Republican Gov. Rick Perry of Texas today signed legislation to rewrite state graduation requirements, reducing from 15 to five the number of end-of-course exams students must pass to earn a high school diploma, and revising the default course of study.
“The legislation I signed today strikes a balance between our need for rigorous academic standards and a student’s need for flexibility, and between accountability and an appropriate level of testing in the classroom,” Gov. Perry said in a press release. “We are improving workforce readiness and expanding and developing career and technical education courses to better guide students from the high school or college classroom into careers with the most job opportunities.”
The new law replaces the state’s “recommended” diploma pathway, dubbed the “4x4" curriculum, with a “foundation” diploma that requires fewer courses in history, science, and math, allowing students to skip subjects such as Algebra 2. Students may pursue diploma “endorsements” in several areas—such as STEM or business and industry—that would require additional coursework. Also, students may seek a “distinguished level of achievement” designation with additional course requirements, including Algebra 2.
On state testing, all students still will have to pass state exams in Algebra 1, biology, English 1 and 2, and U.S. history. But they would not have to take end-of-course tests for Algebra 2, chemistry, physics, world history, and some other subjects that under prior law were required.
The measure won overwhelming, bipartisan support in the state legislature. It had strong backing from state education and parent groups, but divided the business community.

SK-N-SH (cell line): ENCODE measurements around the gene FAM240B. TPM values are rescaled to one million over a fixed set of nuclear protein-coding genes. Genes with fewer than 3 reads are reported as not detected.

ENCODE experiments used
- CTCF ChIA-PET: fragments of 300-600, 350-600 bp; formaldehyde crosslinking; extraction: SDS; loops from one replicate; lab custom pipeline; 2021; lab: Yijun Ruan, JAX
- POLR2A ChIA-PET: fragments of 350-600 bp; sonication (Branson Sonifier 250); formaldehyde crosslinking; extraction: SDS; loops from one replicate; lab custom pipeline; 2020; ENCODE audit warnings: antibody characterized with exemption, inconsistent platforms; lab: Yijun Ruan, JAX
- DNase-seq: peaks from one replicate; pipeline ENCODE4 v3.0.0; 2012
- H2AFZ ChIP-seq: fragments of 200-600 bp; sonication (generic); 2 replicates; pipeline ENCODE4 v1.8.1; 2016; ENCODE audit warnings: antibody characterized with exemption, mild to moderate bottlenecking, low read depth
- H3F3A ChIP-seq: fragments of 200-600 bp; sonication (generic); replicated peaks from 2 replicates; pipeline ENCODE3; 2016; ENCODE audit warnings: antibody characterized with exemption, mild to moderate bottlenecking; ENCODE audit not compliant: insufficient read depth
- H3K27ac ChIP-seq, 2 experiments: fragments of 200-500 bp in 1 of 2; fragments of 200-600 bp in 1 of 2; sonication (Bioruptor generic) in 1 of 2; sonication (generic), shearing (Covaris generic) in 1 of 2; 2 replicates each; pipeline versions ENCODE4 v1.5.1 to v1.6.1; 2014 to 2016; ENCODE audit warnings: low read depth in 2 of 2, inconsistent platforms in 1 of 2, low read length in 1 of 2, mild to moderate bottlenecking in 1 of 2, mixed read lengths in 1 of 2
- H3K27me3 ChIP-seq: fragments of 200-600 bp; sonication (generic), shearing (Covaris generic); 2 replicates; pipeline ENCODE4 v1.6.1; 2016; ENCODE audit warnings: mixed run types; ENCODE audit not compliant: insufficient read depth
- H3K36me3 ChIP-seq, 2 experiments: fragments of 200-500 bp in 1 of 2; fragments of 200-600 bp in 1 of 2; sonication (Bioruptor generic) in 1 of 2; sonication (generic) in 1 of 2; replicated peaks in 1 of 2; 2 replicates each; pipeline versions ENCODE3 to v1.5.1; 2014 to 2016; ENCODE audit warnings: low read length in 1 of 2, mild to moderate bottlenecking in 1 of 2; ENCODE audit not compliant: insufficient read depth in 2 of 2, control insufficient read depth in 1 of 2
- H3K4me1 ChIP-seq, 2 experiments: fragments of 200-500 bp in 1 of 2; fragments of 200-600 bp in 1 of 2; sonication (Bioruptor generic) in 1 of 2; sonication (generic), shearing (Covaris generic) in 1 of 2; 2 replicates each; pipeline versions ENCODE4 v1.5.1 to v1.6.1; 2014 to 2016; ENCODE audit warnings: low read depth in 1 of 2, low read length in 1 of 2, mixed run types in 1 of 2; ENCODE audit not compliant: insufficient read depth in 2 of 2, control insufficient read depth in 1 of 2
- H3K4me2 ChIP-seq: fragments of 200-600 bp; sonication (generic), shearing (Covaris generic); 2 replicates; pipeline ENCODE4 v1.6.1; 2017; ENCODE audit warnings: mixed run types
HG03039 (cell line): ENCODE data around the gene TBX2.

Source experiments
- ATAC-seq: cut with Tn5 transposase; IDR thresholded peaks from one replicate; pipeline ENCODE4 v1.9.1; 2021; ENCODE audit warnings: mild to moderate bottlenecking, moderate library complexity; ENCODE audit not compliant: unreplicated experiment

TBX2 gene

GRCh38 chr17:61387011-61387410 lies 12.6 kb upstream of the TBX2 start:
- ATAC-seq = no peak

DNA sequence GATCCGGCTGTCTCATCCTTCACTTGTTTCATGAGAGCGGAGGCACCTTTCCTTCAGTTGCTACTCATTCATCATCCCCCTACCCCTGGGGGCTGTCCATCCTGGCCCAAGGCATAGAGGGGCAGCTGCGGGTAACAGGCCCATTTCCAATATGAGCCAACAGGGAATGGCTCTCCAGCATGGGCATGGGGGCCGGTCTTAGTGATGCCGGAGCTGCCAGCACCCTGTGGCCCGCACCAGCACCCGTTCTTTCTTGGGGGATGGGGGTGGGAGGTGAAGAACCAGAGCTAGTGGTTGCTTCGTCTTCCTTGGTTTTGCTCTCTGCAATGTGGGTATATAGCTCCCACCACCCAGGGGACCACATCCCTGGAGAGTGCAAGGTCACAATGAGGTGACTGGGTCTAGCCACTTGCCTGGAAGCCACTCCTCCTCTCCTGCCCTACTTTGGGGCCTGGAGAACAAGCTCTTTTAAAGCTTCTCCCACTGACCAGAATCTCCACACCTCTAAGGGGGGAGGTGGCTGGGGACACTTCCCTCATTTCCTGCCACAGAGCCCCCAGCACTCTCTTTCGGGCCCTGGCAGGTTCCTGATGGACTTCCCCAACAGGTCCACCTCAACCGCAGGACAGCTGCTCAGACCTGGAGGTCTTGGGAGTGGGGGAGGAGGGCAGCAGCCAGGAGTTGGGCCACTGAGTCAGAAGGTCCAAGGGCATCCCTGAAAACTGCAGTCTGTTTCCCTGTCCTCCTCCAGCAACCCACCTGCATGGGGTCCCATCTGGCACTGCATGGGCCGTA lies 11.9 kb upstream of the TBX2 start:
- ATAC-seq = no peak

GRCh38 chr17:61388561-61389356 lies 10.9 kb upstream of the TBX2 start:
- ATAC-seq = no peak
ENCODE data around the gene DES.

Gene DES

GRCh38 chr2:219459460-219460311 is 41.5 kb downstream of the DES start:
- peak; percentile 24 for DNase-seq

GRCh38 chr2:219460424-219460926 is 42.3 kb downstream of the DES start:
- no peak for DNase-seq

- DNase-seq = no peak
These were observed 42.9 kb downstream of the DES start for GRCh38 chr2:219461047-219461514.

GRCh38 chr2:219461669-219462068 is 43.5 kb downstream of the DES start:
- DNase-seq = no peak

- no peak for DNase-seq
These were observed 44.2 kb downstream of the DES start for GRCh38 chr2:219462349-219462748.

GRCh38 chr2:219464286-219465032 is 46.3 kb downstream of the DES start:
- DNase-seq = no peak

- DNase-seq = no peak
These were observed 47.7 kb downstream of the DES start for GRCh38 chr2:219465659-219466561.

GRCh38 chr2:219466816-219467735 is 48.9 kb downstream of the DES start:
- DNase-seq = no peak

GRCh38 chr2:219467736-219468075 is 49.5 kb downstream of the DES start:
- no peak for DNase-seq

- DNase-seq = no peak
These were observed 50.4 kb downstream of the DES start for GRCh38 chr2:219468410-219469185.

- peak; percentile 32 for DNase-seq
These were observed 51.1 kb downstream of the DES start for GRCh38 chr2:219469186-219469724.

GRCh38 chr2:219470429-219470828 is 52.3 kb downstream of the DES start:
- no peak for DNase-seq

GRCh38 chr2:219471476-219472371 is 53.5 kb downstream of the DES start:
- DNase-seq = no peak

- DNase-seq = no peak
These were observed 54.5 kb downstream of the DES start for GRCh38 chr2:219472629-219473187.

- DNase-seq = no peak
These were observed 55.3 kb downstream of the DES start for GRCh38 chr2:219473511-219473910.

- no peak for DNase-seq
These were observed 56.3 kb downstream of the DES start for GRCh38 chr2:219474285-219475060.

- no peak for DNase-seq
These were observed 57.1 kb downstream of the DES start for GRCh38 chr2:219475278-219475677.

Proponents said the legislation provided welcome relief from a long list of mandated tests and handed students needed flexibility for coursework that best suits their career path. But critics, including some Texas business leaders and national advocacy groups, argued that it represents a step backward for a state they see as being in the vanguard nationally in setting policies to better prepare young people, especially low-income and minority students, for college and careers.
The Dallas Morning News criticized the governor’s action in an editorial, arguing that the legislation “risks making it easier for students to graduate without challenging math, science, and English courses. There were compromises to be struck around this bill, but unfortunately they didn’t become part of the legislation.”
A version of this news article first appeared in the Curriculum Matters blog.